Defense systems with 28-V power requirements must meet a number of noise and power related standards, including MIL-STD-461 (Requirements For the Control of Electromagnetic Interference Characteristics of Subsystems and Equipment), MIL-STD-704 (Aircraft Electric Power Characteristics), and MIL-STD-1275 (Characteristics of 28 V DC Electrical Systems in Military Vehicles). Each of the standards encompasses multiple revisions, any one of which may be enforced by the application. Additionally, each standard features subsections that apply as dictated by the end installation. To satisfy the standard, designers need to introduce EMI filters. Let's take a closer look at how to design an effective filter to ensure compliance.
Of the various power-related standards, MIL-STD-461 is of particular interest. The standard addresses a number of characteristics including conducted emissions, conducted susceptibility, radiated emissions, and radiated susceptibility. Emission refers to the noise a device generates as it impacts the source to which it is connected. Susceptibility is the vulnerability of a system to incoming noise.
The latest substantive revision, MIL-STD-461E, includes a number of substandards for various components such as power leads, antenna terminals, and antenna ports, over defined frequency bands (see table 1). [Ed. note: a subsequent revision, 461F, does exist but it is just a validation and does not change specifications.]
Table 1: Substandards for MIL-STD-461E define performance requirements at a component and system level.
As table 2 shows, not all sections of MIL-STD-461E apply universally; hence, most power conversion suppliers focus on achieving compliance to the subset that affects all installations, and in particular to the conducted, rather than radiated, sections. These standards are CE102, CS101, CS114, and CS116. Frequently, manufacturers will also reference CE101 because the frequency band of interest (30 Hz to 10 kHz) is well below the switching frequencies of most DC-DC converters. Conducted emission and susceptibility requirements, not radiated requirements, are quoted because radiated sections are significantly dependent upon the physical layout, external output circuitry, and the enclosure in which the power supply resides. With a valid filter design and good PCB layout, most components can easily meet conducted requirements.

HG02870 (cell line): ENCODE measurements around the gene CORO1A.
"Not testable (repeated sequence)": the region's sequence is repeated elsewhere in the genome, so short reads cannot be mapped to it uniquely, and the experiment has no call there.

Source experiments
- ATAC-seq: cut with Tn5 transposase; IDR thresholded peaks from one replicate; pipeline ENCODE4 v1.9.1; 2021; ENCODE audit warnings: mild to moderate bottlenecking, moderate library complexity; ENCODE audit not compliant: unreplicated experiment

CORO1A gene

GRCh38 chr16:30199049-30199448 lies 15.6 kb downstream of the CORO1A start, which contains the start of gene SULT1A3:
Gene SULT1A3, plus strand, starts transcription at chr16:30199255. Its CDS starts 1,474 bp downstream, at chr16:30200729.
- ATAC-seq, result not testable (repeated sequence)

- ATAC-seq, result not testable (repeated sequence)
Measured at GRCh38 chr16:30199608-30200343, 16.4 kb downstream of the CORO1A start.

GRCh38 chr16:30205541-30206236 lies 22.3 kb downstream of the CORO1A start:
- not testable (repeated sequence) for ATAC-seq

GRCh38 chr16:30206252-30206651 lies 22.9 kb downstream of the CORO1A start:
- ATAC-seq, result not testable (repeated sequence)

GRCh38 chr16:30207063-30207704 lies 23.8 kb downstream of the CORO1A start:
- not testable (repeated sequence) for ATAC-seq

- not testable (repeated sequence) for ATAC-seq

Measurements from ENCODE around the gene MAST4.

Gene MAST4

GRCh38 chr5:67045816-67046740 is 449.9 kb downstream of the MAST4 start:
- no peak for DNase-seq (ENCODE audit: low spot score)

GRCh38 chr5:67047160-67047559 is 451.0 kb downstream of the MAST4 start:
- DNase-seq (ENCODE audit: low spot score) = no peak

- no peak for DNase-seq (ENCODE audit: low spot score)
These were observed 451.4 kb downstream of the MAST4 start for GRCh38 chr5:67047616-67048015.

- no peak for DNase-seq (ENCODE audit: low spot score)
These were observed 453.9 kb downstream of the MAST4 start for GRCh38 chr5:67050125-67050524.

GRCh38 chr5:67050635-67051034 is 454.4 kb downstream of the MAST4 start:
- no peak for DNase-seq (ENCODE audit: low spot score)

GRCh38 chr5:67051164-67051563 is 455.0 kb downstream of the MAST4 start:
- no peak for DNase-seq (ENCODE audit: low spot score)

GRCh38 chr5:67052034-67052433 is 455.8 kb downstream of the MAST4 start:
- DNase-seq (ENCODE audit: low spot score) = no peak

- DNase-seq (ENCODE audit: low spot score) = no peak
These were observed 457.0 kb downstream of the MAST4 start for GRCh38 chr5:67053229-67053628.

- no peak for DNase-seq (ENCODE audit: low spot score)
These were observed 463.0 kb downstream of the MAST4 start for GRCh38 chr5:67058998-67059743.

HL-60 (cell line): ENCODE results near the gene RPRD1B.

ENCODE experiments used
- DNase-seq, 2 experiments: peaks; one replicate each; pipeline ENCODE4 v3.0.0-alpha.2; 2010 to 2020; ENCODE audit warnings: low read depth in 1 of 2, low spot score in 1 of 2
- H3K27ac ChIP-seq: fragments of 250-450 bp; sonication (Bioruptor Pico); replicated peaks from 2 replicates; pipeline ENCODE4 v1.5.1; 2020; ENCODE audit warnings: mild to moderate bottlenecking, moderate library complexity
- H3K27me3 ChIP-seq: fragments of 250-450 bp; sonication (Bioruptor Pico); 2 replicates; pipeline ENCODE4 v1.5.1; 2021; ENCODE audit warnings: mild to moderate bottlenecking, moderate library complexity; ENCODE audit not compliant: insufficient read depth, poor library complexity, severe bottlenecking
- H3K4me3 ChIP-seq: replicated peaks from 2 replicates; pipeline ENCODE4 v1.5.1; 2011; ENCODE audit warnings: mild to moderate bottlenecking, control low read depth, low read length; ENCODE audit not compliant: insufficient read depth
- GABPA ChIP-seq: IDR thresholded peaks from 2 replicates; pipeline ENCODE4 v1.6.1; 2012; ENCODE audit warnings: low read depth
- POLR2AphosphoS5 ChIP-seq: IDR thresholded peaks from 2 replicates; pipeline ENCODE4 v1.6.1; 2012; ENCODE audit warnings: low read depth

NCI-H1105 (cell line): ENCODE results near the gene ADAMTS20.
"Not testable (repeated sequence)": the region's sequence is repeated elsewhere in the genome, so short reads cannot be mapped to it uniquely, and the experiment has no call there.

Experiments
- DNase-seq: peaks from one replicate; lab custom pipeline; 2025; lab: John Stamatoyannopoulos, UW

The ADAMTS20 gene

Table 2: The applicability of MIL-STD-461E substandards varies by platform.
There is not much difference between revision E and the earlier revision D; in fact, of sections CE101, CE102, CS101, CS114, and CS116, only CS101 and CS114 differ as follows:
• CS101 - No change up to 5 kHz; above 5 kHz:
MIL-STD-461D: Required level drops 20 dB/decade to 50 kHz MIL-STD-461E: Required level drops 20 dB/decade to 150 kHz
• CS114 - No change up to 30 MHz; above 30 MHz:
MIL-STD-461D: Required level drops 10 dB/decade to 400 MHz MIL-STD-461E: Required level drops 10 dB/decade to 200 MHz
Basics of EMI Now that we have introduced the standard, how do we gain compliance? What follows is a general guide for EMI filter design. We will focus on CE102 for our discussion.
Let's start with an overview of EMI. We can separate EMI measurements into two parts: conducted and radiated. Conducted measurements are measurements of either voltages or currents flowing in the leads of the device under test, as dictated by the standard. Common-mode conducted noise current is the unidirectional (in phase) component in both the positive and negative inputs to the module. This current circulates from the converter via the power input leads to the DC source and returns to the converter via the output lead connections. This represents a potentially large loop cross-sectional area that, if not effectively controlled, can generate magnetic fields. Common-mode noise is a function of the rate of change of voltage (dv/dt) across the main switch in the converter and the effective input to output capacitance of the converter. Differential-mode conducted noise current is the component of current, at the input power terminal, that is opposite in direction, or phase, with respect to each other.
For our purposes we will concentrate on MIL-STD-461, CE102 that is a voltage measurement into 50 O.
E-field radiated emissions are caused by currents conducted by a suitable antenna, such as the power leads of the device under test. If we can greatly reduce the conducted emissions then we will reduce the radiated emissions, as well. The enclosure of the device under test, lead geometry, and other devices running within the device under test will affect the emissions. Radiated emissions due to B-fields are best addressed by shielding with a suitable material and proper layout.